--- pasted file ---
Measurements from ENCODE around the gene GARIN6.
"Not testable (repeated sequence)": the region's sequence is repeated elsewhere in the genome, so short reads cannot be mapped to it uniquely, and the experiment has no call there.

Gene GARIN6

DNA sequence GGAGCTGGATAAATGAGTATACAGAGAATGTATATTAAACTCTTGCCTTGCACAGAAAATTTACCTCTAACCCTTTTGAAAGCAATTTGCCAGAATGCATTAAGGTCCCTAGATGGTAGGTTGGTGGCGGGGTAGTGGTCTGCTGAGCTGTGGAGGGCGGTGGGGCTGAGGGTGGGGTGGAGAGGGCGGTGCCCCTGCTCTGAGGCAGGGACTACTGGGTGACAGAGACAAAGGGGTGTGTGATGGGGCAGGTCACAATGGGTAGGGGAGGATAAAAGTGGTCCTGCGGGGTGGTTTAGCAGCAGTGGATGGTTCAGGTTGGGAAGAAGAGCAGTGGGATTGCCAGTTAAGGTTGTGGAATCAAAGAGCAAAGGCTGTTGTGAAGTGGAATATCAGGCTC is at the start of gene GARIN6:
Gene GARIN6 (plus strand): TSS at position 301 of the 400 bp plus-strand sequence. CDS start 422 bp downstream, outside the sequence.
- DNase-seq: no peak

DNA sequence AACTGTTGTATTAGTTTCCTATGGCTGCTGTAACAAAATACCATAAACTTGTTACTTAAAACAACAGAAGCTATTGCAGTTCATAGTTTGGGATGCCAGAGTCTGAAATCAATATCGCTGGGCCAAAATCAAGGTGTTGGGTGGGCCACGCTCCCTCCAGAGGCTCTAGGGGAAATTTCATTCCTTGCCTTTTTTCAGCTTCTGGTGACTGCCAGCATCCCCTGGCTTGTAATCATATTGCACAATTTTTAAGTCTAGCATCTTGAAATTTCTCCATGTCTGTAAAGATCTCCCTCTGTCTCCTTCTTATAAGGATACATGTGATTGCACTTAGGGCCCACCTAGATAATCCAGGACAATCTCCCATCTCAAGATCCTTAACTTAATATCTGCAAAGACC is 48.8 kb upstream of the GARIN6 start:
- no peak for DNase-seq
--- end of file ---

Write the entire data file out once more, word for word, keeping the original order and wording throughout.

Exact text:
Measurements from ENCODE around the gene GARIN6.
"Not testable (repeated sequence)": the region's sequence is repeated elsewhere in the genome, so short reads cannot be mapped to it uniquely, and the experiment has no call there.

Gene GARIN6

DNA sequence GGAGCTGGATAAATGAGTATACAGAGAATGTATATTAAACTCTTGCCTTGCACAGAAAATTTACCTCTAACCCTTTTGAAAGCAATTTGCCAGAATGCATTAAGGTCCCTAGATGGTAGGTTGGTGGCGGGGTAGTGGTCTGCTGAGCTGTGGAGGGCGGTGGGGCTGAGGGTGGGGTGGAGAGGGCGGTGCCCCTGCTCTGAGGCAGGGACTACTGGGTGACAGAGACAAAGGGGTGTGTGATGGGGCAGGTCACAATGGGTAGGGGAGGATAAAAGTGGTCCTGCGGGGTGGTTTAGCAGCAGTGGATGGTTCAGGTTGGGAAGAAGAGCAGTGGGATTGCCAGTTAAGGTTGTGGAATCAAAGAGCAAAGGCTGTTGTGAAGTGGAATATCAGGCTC is at the start of gene GARIN6:
Gene GARIN6 (plus strand): TSS at position 301 of the 400 bp plus-strand sequence. CDS start 422 bp downstream, outside the sequence.
- DNase-seq: no peak

DNA sequence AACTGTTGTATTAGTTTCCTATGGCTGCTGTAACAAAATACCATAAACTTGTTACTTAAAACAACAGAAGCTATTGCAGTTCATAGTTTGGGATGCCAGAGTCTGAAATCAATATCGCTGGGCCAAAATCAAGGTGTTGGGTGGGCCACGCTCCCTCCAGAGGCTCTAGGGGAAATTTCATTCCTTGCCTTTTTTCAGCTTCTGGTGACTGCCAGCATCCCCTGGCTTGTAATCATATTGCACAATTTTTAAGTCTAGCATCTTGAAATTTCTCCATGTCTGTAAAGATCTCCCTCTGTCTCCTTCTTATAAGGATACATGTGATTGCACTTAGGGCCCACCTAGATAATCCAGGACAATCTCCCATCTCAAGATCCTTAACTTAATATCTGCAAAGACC is 48.8 kb upstream of the GARIN6 start:
- no peak for DNase-seq